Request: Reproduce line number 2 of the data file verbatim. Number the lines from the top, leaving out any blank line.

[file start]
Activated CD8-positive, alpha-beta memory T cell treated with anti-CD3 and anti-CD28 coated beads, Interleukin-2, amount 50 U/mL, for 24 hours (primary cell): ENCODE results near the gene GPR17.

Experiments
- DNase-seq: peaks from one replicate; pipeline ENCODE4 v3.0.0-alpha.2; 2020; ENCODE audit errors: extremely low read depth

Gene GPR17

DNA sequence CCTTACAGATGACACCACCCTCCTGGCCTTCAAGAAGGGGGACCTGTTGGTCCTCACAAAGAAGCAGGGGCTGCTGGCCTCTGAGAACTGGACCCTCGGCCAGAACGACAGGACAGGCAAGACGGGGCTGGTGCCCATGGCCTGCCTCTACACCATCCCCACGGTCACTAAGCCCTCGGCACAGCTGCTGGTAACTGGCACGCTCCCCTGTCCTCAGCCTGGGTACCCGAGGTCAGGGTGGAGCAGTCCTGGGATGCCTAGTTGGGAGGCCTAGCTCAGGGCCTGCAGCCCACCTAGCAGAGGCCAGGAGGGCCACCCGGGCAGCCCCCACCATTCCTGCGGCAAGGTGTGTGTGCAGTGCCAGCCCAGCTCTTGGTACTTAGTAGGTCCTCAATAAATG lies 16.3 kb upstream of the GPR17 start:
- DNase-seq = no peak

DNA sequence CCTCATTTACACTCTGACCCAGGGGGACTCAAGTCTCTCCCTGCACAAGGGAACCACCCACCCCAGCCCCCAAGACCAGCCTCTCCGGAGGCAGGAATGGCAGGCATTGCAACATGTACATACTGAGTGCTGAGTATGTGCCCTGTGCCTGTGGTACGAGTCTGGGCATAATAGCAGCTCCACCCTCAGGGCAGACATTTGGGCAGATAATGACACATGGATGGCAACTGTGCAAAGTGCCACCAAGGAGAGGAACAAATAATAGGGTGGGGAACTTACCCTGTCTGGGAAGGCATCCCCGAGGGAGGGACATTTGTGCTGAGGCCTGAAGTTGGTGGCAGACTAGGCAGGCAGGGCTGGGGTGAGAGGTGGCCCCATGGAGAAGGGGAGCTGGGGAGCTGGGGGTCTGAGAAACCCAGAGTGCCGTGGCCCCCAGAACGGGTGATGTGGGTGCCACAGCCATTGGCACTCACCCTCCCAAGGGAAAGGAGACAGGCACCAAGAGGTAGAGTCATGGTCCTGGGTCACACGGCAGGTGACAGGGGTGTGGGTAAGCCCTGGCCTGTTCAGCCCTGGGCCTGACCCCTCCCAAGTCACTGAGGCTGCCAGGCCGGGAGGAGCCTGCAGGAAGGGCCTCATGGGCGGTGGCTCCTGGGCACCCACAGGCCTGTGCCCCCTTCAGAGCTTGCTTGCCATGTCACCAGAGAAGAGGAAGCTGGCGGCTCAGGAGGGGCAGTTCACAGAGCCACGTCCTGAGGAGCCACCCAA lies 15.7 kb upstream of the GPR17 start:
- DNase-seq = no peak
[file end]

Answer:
Experiments